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partisan
used in War and Peace

7 uses
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Definition
someone or an adjective describing someone who strongly supports a person, group, or idea
  • The so-called partisan war began with the entry of the French into Smolensk.
    Book Fourteen — 1812 (10% in)
  • The visitor was Bitski, who served on various committees, frequented all the societies in Petersburg, and a passionate devotee of the new ideas and of Speranski, and a diligent Petersburg newsmonger—one of those men who choose their opinions like their clothes according to the fashion, but who for that very reason appear to be the warmest partisans.
    Book Six — 1808-10 (64% in)
  • Before partisan warfare had been officially recognized by the government, thousands of enemy stragglers, marauders, and foragers had been destroyed by the Cossacks and the peasants, who killed them off as instinctively as dogs worry a stray mad dog to death.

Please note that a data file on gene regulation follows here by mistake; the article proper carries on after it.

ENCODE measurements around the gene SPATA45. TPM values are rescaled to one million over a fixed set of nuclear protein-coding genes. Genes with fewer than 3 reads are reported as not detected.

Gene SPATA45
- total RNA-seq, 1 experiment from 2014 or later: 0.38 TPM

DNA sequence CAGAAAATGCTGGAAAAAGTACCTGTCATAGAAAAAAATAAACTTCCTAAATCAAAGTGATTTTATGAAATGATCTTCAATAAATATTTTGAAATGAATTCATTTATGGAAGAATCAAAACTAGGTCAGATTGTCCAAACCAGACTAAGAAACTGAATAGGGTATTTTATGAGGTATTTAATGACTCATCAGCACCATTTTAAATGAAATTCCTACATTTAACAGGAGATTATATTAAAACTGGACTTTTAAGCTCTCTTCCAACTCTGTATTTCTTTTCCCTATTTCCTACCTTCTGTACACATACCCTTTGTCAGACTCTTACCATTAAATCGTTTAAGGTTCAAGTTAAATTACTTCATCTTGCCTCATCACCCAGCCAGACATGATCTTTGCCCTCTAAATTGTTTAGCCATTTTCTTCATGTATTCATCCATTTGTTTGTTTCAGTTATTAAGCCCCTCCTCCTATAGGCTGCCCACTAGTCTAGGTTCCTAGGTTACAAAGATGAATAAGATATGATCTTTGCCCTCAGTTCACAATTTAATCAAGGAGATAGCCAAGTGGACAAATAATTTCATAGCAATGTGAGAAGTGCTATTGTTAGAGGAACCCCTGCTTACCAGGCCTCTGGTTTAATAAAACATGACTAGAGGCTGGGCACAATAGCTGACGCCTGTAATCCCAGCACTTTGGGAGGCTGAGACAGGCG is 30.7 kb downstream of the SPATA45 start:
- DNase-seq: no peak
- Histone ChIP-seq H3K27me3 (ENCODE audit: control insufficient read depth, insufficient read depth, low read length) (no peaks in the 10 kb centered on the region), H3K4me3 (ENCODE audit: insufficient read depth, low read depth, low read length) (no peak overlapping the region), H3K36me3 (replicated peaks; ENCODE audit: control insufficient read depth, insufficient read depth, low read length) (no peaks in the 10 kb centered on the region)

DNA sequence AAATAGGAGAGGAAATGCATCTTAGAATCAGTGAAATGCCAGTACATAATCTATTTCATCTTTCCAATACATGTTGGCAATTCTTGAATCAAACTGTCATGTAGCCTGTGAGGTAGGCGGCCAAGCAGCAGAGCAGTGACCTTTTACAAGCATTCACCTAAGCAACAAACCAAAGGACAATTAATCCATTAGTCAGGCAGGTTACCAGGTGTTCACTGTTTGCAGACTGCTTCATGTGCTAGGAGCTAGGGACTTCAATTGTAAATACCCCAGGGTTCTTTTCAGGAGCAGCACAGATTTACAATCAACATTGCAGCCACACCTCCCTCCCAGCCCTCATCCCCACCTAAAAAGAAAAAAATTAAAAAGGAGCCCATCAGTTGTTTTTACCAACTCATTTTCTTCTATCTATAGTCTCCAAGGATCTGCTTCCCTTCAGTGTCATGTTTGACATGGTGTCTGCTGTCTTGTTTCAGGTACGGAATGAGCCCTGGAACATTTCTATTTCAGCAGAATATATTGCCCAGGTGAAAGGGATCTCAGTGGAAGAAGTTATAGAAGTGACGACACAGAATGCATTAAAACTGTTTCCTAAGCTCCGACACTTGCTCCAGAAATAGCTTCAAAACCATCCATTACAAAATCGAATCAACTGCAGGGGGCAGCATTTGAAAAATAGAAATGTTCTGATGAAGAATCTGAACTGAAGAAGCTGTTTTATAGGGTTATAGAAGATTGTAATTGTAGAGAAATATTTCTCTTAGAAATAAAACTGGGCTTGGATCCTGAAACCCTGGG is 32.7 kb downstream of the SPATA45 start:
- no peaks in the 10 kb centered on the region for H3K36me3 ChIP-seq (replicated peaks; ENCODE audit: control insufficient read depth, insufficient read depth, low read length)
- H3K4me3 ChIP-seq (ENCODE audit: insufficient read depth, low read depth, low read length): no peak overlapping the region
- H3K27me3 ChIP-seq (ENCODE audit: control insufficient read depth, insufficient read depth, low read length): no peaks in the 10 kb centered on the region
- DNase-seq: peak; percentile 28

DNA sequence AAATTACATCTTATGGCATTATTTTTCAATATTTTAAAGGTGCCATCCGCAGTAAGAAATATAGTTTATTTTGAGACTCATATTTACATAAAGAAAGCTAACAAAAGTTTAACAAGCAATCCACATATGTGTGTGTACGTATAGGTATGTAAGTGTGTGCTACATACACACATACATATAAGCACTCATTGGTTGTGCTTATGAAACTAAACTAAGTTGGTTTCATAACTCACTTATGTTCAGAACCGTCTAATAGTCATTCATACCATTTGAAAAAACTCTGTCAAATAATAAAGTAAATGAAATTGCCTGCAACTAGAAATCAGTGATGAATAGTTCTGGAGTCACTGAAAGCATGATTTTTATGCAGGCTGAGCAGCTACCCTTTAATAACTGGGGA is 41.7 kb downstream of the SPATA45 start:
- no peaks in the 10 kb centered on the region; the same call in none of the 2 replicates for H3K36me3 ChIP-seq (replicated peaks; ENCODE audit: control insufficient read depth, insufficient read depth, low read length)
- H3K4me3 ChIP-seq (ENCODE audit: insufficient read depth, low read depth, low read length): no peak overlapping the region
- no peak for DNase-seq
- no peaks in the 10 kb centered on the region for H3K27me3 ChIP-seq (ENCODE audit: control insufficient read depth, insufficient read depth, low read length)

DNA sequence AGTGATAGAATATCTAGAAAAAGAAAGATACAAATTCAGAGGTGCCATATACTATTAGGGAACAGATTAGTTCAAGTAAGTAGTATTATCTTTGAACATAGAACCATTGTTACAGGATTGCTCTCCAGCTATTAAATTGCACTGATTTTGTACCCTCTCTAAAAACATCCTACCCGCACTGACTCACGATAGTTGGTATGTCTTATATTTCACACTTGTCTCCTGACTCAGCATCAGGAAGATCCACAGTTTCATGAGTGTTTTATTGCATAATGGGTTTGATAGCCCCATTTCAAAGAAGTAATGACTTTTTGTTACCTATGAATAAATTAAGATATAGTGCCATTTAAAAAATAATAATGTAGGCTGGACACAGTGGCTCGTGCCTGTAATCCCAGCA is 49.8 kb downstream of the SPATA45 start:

Book Fourteen — 1812 (10% in)
  • On August 24 Davydov's first partisan detachment was formed and then others were recognized.
    Book Fourteen — 1812 (11% in)
  • The partisan warfare flamed up most fiercely in the latter days of October.
    Book Fourteen — 1812 (12% in)
  • Its first period had passed: when the partisans themselves, amazed at their own boldness, feared every minute to be surrounded and captured by the French, and hid in the forests without unsaddling, hardly daring to dismount and always expecting to be pursued.
    Book Fourteen — 1812 (12% in)
  • Tikhon, who at first did rough work, laying campfires, fetching water, flaying dead horses, and so on, soon showed a great liking and aptitude for partisan warfare.
    Book Fourteen — 1812 (27% in)

There are no more uses of "partisan" in War and Peace.

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